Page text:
There are lots of phrases that are commonly used in workplaces. However, some of them are so frequently used that hearing them inspires rage and fury. If you're easily angered, you may not want to read this list.
“Back to the drawing board”
There's only one kind of situation when this phrase is appropriate, and that's when the situation involves an actual drawing board. But unless you're a visual artist, it doesn't —so please stop using it!
People who use this term are generally the kind of people who pop the collars on their polo shirts when the weekend rolls around. Most offices have these people; make sure you're not one of them.
“Let’s touch base”
While using lingo from sports can sometimes be appropriate for the situation at hand, there are lots of analogies that get beaten into the ground. Is it so hard to say something simple like "let's talk"?
What? Actually? Anyone who says this is just trying to sound like they're super knowledgeable about anything and everything related to technology. When someone says this to you, they'll be too busy plugging in to the web to notice you throwing up.
“Par for the course”
You know what's par for the course? 72. When someone does exactly what they're supposed to? That's called being average. Or getting the job done. Or meeting expectations. When your boss busts out this phrase, all it really does is remind you that he spends more time on the links than in the office.
“Circle back around”
Did someone miss the runway on the first landing attempt? No? Then there's no need to do any circling. Just bring up whatever it is that you're trying to rehash. There's not shame in wanting to clarify something or make sure that a project is underway as scheduled.
“At the end of the day”
The only thing that you want to do at the end of the day is go home, so when some idiot making a presentation uses this cute turn of phrase to sum everything up, you just get sad because it's not even noon yet.
“Get the ball rolling”
Yet another way that sports analogies have insidiously taken hold of the everyday world. Not only is "get started" a more appropriate way to express the desired sentiment, it's also more efficient as it consists of fewer syllables.
“Think outside the box”
Yes, thinking in an unconventional manner certainly helps come up with new and creative ideas. Yes, such ideas can turn out to be innovative and beneficial. However, that does not give one license to use the most cookie-cutter expression in the book.
“It’s on my radar”
Here's just one more saying that's only accurate if you work at NORAD. If that's the case, hopefully that thing isn't an incoming North Korean missile. In every other case, you don't have a radar. You're aware of something.
While other sayings on this list are just overused, this one is actually pretty offensive when related to work. If you're not using your brain at work, you're either slacking off or you're at a job that's mind-numbing. Neither situation is good.
According to the dictionary, synergy is when multiple things combine to produce something greater than the sum of the individual parts. According to your boss, synergy is something that you have to exhibit or else you'll get fired. As if those meetings weren't bad enough already.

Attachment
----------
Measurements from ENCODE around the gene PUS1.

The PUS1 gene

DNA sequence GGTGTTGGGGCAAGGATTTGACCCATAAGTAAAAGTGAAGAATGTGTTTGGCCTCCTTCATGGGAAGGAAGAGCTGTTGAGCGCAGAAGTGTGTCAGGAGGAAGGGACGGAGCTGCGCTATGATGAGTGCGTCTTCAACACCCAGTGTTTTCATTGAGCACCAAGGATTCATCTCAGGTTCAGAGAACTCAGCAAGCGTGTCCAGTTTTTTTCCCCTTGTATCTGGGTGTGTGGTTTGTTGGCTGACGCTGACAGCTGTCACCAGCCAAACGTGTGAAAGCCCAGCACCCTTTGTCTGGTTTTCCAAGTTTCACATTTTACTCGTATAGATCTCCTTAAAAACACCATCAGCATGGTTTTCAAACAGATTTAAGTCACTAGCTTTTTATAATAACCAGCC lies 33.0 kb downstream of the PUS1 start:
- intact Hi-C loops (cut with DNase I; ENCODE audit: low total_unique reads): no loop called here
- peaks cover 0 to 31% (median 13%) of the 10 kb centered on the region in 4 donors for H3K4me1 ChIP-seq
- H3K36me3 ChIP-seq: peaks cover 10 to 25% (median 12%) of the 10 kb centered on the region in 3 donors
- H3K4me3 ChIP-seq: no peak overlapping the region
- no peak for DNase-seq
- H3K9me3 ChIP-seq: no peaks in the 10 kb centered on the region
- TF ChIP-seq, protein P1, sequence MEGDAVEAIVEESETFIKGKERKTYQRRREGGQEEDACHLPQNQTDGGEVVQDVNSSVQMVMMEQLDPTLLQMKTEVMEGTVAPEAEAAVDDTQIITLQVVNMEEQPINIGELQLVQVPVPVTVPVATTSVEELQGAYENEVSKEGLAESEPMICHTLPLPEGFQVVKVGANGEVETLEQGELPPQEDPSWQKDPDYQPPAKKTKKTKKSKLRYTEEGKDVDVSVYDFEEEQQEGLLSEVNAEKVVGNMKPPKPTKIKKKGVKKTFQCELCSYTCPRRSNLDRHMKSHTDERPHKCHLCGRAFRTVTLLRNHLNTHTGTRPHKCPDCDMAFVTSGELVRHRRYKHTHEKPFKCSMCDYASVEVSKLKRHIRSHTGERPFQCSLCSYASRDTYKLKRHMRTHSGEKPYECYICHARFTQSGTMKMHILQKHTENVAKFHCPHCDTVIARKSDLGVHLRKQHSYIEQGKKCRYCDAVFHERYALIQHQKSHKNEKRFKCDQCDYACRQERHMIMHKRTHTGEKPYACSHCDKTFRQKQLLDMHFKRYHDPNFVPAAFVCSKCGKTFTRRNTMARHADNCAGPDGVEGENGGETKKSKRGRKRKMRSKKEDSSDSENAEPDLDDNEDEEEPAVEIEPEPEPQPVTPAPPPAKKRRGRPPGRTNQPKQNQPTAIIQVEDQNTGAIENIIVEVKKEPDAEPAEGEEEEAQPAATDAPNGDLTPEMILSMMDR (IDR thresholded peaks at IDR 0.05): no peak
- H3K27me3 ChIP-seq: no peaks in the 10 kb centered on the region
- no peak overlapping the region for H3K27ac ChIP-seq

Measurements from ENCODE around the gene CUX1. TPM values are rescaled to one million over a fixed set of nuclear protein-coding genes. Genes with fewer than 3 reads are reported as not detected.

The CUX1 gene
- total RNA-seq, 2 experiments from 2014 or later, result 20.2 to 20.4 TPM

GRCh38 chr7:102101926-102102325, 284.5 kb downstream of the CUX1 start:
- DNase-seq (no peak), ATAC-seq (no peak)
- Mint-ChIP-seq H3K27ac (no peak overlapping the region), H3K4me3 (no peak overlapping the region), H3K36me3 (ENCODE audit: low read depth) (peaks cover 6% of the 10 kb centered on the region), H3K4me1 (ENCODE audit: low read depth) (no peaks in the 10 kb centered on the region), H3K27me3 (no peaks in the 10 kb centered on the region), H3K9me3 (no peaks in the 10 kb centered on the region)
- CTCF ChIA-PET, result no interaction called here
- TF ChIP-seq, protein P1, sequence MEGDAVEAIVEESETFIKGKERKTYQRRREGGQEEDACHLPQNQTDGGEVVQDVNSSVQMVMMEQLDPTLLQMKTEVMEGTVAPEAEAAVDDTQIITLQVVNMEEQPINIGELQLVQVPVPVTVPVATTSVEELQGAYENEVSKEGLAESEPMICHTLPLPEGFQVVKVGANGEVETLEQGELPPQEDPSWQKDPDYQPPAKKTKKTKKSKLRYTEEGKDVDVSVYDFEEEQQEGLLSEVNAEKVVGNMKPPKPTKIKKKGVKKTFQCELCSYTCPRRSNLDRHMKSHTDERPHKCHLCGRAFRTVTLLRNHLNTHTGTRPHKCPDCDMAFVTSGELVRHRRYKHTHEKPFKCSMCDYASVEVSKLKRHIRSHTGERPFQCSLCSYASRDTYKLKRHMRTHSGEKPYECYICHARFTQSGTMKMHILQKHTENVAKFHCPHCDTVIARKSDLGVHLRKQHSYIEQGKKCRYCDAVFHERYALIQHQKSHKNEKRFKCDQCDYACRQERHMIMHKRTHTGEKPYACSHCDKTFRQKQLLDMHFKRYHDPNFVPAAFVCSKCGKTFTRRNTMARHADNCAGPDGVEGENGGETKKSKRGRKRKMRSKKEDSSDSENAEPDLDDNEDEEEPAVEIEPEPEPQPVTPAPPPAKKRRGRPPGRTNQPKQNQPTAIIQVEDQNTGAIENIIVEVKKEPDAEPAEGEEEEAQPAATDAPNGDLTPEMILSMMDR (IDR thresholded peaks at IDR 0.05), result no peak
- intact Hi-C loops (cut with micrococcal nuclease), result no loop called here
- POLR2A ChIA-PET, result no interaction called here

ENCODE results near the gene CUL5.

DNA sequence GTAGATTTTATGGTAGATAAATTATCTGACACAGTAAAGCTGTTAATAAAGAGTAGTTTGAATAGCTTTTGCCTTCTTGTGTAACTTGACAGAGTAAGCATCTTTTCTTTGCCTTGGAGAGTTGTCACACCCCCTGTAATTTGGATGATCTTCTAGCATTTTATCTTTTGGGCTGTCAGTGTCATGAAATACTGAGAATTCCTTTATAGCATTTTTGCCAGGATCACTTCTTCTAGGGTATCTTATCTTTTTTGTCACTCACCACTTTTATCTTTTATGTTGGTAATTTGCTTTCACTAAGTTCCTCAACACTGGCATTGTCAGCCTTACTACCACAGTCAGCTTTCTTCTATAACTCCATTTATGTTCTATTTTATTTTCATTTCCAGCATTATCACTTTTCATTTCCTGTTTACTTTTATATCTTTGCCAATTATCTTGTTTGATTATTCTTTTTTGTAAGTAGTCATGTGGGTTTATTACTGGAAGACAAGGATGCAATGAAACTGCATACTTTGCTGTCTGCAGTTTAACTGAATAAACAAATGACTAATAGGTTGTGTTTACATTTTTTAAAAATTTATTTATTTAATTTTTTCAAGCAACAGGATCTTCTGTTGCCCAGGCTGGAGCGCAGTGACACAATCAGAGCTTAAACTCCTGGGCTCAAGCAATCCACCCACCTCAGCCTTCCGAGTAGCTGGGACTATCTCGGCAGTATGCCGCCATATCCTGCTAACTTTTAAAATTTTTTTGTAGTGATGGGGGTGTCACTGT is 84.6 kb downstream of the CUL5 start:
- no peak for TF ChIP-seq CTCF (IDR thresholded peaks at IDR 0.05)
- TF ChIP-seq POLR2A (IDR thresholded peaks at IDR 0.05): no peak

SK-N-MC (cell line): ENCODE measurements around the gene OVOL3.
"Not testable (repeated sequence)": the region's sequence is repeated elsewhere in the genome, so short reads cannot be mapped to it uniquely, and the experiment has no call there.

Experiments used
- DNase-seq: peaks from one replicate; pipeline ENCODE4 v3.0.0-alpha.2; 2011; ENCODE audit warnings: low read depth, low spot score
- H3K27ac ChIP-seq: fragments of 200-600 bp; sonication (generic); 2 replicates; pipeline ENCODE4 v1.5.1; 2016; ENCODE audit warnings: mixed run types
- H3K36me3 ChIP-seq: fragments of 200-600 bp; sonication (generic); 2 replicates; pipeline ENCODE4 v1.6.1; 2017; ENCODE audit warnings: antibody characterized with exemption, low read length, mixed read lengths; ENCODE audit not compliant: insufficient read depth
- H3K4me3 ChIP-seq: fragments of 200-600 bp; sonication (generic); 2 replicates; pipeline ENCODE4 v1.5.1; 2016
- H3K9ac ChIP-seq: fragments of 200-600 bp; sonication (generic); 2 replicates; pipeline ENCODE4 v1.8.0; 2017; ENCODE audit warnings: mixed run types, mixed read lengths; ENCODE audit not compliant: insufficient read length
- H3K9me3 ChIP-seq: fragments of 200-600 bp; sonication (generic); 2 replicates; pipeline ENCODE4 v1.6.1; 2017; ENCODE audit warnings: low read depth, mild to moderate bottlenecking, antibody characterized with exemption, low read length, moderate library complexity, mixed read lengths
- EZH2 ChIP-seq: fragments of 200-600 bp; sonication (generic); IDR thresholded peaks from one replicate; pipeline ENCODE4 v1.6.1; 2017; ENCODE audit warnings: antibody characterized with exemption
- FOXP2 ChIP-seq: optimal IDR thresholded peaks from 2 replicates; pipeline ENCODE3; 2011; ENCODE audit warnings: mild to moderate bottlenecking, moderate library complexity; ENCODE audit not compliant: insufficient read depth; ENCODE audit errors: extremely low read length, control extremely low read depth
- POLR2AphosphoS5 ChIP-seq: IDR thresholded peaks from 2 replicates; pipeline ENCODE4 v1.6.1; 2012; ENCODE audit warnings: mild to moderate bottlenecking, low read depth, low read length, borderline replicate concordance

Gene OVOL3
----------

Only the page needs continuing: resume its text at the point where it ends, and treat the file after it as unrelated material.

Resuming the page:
Lots of people like to portray something as mutually beneficial in order to get you to help them with something. Handle with care, though, as a lot of the time this is just a tactic to offload work onto you, the unsuspecting nice guy.
“On my plate”
Some phrases are annoying because they're inaccurate. This one is annoying because thinking about plates just makes you hungrier and hungrier, eventually making it impossible to get any work done at all.
“Hit the ground running”
Part of the problem here is that this phrase implies that somehow, somewhere, someone will be dropped out of a flying vehicle into a battlefield. Maybe the people who use these words should think twice about what they're saying.
“Throw under the bus”
You've heard this phrase so often because it's moved from traffic accidents to the workplace to the world at large. You don't like it because it deals with someone getting screwed over. Its ubiquitous and negative connotation ensure that can't be used too sparsely.
“Get my manager’s blessing”
The pompous guy who always says this is the same guy who does everything he can to suck up to his manager for a raise, a promotion, or just to curry favor. You know this guy can do whatever you've asked of him, but for some reason he just can't give himself the go ahead.
“Bang for the buck”
By this point in time, everyone knows a thing or two about cost-effectiveness. If you can get more out of each dollar, that's a good thing. There's no need to ruin a good thing with a bad phrase.
“All hands on deck”
What is this, a pirate ship? There are better (and less silly) ways to call a team or company meeting. For example, you can always say "there's a team meeting" or "we're having a meeting in five minutes." It's not that hard.
“Elephant in the room”
Yes, sometimes there are awkward issues that must be dealt with, but using this phrase just makes everything that much more awkward. Instead of tiptoeing around the problem, just tackle it head on so that you can all go on to the more important things like actual work.